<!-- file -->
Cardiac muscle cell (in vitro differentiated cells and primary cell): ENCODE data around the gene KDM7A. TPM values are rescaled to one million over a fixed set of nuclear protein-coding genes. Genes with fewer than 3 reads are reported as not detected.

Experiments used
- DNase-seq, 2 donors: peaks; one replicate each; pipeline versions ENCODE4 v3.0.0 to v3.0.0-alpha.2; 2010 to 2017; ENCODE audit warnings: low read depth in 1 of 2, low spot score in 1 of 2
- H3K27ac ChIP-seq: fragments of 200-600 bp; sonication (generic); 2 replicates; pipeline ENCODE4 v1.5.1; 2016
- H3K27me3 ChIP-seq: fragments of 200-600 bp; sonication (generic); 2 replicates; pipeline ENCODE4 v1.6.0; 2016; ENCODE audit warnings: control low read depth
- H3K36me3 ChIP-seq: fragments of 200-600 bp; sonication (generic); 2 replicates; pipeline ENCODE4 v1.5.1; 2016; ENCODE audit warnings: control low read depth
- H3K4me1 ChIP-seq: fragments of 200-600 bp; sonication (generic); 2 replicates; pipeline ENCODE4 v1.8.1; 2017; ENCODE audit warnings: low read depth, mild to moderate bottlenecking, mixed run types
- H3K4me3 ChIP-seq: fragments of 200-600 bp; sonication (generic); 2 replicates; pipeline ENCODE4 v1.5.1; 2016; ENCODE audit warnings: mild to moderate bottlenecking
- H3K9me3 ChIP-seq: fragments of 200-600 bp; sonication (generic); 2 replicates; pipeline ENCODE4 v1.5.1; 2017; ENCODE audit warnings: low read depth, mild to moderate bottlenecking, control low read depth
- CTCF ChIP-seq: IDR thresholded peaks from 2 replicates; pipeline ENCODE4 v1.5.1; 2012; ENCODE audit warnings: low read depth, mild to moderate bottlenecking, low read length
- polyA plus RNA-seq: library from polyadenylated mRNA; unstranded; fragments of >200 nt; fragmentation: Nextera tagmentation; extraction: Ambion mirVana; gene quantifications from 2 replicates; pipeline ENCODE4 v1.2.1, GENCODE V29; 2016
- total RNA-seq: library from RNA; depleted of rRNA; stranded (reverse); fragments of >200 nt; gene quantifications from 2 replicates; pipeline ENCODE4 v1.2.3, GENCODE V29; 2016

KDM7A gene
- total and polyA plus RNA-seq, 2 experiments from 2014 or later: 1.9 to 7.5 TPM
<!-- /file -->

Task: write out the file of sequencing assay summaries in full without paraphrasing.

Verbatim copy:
Cardiac muscle cell (in vitro differentiated cells and primary cell): ENCODE data around the gene KDM7A. TPM values are rescaled to one million over a fixed set of nuclear protein-coding genes. Genes with fewer than 3 reads are reported as not detected.

Experiments used
- DNase-seq, 2 donors: peaks; one replicate each; pipeline versions ENCODE4 v3.0.0 to v3.0.0-alpha.2; 2010 to 2017; ENCODE audit warnings: low read depth in 1 of 2, low spot score in 1 of 2
- H3K27ac ChIP-seq: fragments of 200-600 bp; sonication (generic); 2 replicates; pipeline ENCODE4 v1.5.1; 2016
- H3K27me3 ChIP-seq: fragments of 200-600 bp; sonication (generic); 2 replicates; pipeline ENCODE4 v1.6.0; 2016; ENCODE audit warnings: control low read depth
- H3K36me3 ChIP-seq: fragments of 200-600 bp; sonication (generic); 2 replicates; pipeline ENCODE4 v1.5.1; 2016; ENCODE audit warnings: control low read depth
- H3K4me1 ChIP-seq: fragments of 200-600 bp; sonication (generic); 2 replicates; pipeline ENCODE4 v1.8.1; 2017; ENCODE audit warnings: low read depth, mild to moderate bottlenecking, mixed run types
- H3K4me3 ChIP-seq: fragments of 200-600 bp; sonication (generic); 2 replicates; pipeline ENCODE4 v1.5.1; 2016; ENCODE audit warnings: mild to moderate bottlenecking
- H3K9me3 ChIP-seq: fragments of 200-600 bp; sonication (generic); 2 replicates; pipeline ENCODE4 v1.5.1; 2017; ENCODE audit warnings: low read depth, mild to moderate bottlenecking, control low read depth
- CTCF ChIP-seq: IDR thresholded peaks from 2 replicates; pipeline ENCODE4 v1.5.1; 2012; ENCODE audit warnings: low read depth, mild to moderate bottlenecking, low read length
- polyA plus RNA-seq: library from polyadenylated mRNA; unstranded; fragments of >200 nt; fragmentation: Nextera tagmentation; extraction: Ambion mirVana; gene quantifications from 2 replicates; pipeline ENCODE4 v1.2.1, GENCODE V29; 2016
- total RNA-seq: library from RNA; depleted of rRNA; stranded (reverse); fragments of >200 nt; gene quantifications from 2 replicates; pipeline ENCODE4 v1.2.3, GENCODE V29; 2016

KDM7A gene
- total and polyA plus RNA-seq, 2 experiments from 2014 or later: 1.9 to 7.5 TPM